In the southern zone of the study area, where the water depth varies from 1960 m to 2025 m, two echoes reaching 355 and 287 m above seafloor were observed and seem consistent with the backscattering pattern of hydrothermal plumes (Fig. 5c and d). In contrast, two other strong and straight fluid echoes were observed up to an altitude of 1334 and 1700 m above the seafloor (Fig. 5e and f). Acoustic images of fluid emissions, located near the vent group called “Fumeur Haut”, show echoes covering a height of 1100 m in the water column (between 600 and 1702 m in depth) while the other strong and straight echo stretchs overmore than 680 m (between 650 and 1334 m in depth). It seems unlikely that these echoes are generated by hydrothermal fluids. It rather appears that the observed echoes are the expression of strong density contrast with surrounding seawater and may have been generated by other targets, such as gas bubbles, hydrate/oil coated gas bubbles, liquid hydrocarbons condensates, or CO2. Different assumptions on the possible nature of the fluid generating strong and high echoes observed in the southern zone of the ST study area are discussed according to available information: dense liquid CO2 droplets, methane bubbles or methane-hydrate-coated bubbles, and hydrocarbon droplets or condensates.

Nakamura et al. (2015) observed similar acoustic anomalies rising vertically through the water column up to ∼1000 m from the seafloor above hydrothermal vents in the Okinawa Trough. They assumed that these anomalies could not be directly caused by the flow of hydrothermal vent fluid, but rather by the water mass associated with dense liquid CO2 droplets coated with a clathrate crust. In the Okinawa Trough this assumption is supported by the spatial relationship observed between the immersion location of the top of acoustic anomalies where echoes disappear and the carbon dioxide phase transition layer from liquid/clathrate to vapor. In the southern zone of the ST studied area, the echoes are not rooted at the bottom as most of those described in Nakamura et al. (2015) and the measured values of CO2 found in the interstitial gas of subsurface sediments of the ST (Hole 477, Galimov and Simoneit, 1982) are significantly lower than those observed in the Okinawa Trough (Sakai et al., 1990; Kawagucci et al., 2013). It is highly unlikely that the observed echoes in the southern zone of the study area could be generated by the expulsion of dense liquid CO2 droplets in the water column.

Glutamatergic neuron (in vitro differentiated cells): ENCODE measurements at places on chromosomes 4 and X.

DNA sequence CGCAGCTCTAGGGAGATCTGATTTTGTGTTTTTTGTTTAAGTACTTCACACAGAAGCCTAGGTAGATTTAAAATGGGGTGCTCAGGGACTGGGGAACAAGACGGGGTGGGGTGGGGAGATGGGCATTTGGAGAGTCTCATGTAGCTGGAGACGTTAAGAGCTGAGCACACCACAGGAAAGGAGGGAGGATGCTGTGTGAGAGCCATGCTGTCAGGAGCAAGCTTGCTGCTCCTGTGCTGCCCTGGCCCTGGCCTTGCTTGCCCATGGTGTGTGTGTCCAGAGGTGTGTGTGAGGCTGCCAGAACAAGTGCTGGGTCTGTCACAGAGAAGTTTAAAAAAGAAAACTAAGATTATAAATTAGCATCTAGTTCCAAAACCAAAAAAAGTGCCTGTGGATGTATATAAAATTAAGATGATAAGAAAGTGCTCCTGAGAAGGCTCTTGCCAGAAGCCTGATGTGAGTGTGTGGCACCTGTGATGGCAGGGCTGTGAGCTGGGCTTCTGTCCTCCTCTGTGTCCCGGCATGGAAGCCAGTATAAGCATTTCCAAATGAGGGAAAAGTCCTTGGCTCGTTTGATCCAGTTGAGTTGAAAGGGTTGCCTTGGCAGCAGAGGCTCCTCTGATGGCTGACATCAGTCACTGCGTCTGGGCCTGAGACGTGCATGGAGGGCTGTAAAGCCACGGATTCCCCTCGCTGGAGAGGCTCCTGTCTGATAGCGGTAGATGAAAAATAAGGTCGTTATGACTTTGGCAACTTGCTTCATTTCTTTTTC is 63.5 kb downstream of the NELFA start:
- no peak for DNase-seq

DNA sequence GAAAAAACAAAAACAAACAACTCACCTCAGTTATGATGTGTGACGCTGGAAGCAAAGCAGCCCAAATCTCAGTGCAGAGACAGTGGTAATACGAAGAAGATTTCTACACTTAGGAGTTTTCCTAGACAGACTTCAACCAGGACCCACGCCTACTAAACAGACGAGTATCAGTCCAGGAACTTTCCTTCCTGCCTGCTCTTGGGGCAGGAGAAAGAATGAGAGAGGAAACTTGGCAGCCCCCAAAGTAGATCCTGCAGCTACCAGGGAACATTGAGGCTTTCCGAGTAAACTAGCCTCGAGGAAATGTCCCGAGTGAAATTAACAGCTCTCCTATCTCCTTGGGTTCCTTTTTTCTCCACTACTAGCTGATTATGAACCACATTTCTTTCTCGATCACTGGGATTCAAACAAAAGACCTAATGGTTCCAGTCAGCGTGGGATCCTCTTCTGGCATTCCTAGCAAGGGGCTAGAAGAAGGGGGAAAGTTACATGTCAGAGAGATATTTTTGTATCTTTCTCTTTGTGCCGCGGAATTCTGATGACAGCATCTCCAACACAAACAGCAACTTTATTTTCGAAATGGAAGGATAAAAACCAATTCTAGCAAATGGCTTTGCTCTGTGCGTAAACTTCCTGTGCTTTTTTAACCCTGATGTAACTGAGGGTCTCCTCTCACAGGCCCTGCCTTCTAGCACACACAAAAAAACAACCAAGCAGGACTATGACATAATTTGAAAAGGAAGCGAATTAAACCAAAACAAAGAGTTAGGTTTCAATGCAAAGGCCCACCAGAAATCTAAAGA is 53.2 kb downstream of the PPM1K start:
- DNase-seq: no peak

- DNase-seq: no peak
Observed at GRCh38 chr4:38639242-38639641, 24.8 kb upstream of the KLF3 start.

Plumes can also be composed of free-gas or gas-hydrate-coated bubbles that rise up through the water column (Rehder et al., 2009). Methane plumes released in the Håkon Mosby mud volcano have been acoustically detected up to altitudes of more than 700 m (Sauter et al., 2006; Foucher et al., 2010). Greinert et al. (2006) identified bubbles from Black Sea mud volcanoes, reaching 1300 m high. In the Black Sea, Nikolovska et al. (2008) observed echoes from gas bubbles leaving cold seeps rise up to 540 m above the seafloor. They explain this upper limit assuming that bubbles become invisible at around 320 m from the sea surface due to the decrease in the volume ratio of gas and water or to shrinking as a result of gas dissolution that occurs as bubbles rise through the water column. Fluid echoes observed during the BIG2010 cruise in the southern zone of the study area could have been generated by methane bubbles or gas-hydrate-coated bubbles.

Indeed, it has been proposed that magma intruding into organic-rich sediment alters the sediments and releases carbon (Lizarralde et al., 2010; Berndt et al., 2016), creating thermogenic methane driven by heat from magmatic intrusions (Svensen et al., 2003). In the ST, the broad zone of shallow magmatic emplacement provides conditions for the release of a large volume of carbon from sediments through thermogenic alteration. The Guaymas hydrothermal fluids are carbon-rich (Von Damm et al., 1985) and in high-temperature hydrothermal fluids, light hydrocarbon gases (methane through pentane) are predominant and derived from the thermocatalysis of organic carbon in sediment intruded by mid-ocean ridge volcanic rocks (Welhan and Lupton, 1987). Methane seepage could then generate acoustic backscattering, however, the observation of rootless acoustic anomalies may not support this assumption. If the fluid expelled is constituted of gas, such as methane bubbles, then density contrast with seawater should be observed when fluid starts to ascend into the water column which is not the case.

The generation of such strong, high echoes above the seafloor can be caused by plumes composed of oil-coated bubbles or oil droplets and condensates released from natural marine seeps as, for example, in the Gulf of Mexico (MacDonald et al., 2002; Solomon et al., 2009). Here, oily bubbles, as opposed to non-oily bubbles, produce clear signatures extending from the seafloor to the near-surface on acoustic profiles (De Beukelaer et al., 2003).

The oil coating on bubbles probably limits the rate of bubble dissolution and increases their lifespan. The absence of dilution maintains the contrast in density, and plumes can rise higher in the water column. Heavier thermogenic hydrocarbons forming emulsions at some hydrothermal vents (Simoneit, 1982) have been interpreted as probably occurring at least as minor contaminants in some plumes detected in the south of the ST (Merewether et al., 1985). Typical condensate hydrocarbon distributions (C1-C10) are also described in the Guaymas vent fluids (Simoneit et al., 1988).